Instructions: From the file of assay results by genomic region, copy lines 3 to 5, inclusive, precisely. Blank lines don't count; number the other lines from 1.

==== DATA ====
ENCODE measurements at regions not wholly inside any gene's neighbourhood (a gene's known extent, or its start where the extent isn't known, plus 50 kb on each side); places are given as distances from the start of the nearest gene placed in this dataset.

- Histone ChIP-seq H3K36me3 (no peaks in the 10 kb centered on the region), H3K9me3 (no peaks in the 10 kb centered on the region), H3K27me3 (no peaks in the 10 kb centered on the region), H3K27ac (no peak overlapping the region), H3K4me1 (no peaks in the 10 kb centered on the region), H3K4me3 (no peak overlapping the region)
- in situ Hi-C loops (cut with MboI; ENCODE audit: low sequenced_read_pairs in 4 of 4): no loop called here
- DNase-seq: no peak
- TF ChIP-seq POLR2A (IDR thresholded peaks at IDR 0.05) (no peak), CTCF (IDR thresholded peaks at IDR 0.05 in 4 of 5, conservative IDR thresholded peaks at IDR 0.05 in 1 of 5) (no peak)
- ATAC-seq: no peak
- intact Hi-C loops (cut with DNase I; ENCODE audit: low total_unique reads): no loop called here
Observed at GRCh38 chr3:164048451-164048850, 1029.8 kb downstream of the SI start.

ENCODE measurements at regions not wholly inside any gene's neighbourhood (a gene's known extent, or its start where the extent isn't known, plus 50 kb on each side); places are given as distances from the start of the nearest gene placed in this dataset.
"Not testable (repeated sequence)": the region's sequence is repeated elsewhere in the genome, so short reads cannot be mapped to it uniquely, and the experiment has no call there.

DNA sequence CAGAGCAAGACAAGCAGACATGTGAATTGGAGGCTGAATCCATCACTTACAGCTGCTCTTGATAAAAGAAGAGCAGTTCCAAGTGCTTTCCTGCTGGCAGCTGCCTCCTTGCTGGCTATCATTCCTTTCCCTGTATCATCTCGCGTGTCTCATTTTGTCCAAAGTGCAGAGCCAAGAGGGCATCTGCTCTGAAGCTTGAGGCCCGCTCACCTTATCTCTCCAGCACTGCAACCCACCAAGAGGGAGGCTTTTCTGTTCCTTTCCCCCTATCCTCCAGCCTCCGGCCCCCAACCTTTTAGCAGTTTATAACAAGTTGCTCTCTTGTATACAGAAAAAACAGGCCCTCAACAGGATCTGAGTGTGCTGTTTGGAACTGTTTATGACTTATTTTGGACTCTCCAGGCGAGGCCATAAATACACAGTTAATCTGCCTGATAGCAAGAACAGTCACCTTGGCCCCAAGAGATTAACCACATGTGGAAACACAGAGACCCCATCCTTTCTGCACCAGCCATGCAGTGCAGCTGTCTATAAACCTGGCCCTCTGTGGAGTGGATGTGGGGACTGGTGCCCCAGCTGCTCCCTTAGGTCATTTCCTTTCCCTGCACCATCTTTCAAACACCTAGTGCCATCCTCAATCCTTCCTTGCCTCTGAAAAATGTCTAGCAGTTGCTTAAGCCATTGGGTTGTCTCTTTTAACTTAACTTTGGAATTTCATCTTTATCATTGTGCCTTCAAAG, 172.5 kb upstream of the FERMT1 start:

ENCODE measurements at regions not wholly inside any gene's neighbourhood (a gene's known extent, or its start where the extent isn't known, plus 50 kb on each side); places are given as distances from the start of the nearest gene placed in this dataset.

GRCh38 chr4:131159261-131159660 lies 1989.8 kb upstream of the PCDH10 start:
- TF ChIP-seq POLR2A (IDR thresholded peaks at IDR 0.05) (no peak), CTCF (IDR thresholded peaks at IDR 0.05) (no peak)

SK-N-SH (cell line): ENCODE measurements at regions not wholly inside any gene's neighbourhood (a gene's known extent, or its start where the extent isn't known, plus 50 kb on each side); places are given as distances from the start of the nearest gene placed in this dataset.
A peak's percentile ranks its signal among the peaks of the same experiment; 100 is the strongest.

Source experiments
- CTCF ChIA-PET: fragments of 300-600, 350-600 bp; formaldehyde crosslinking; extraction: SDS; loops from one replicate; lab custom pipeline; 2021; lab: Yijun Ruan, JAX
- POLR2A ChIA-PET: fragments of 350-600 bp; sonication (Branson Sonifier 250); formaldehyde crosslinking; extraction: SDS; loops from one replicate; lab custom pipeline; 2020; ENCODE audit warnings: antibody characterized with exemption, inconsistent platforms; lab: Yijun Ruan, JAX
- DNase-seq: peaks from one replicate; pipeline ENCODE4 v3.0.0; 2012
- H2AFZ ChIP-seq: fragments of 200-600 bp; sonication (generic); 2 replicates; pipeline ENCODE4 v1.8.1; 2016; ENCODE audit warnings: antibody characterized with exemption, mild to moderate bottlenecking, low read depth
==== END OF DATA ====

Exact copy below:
- in situ Hi-C loops (cut with MboI; ENCODE audit: low sequenced_read_pairs in 4 of 4): no loop called here
- DNase-seq: no peak
- TF ChIP-seq POLR2A (IDR thresholded peaks at IDR 0.05) (no peak), CTCF (IDR thresholded peaks at IDR 0.05 in 4 of 5, conservative IDR thresholded peaks at IDR 0.05 in 1 of 5) (no peak)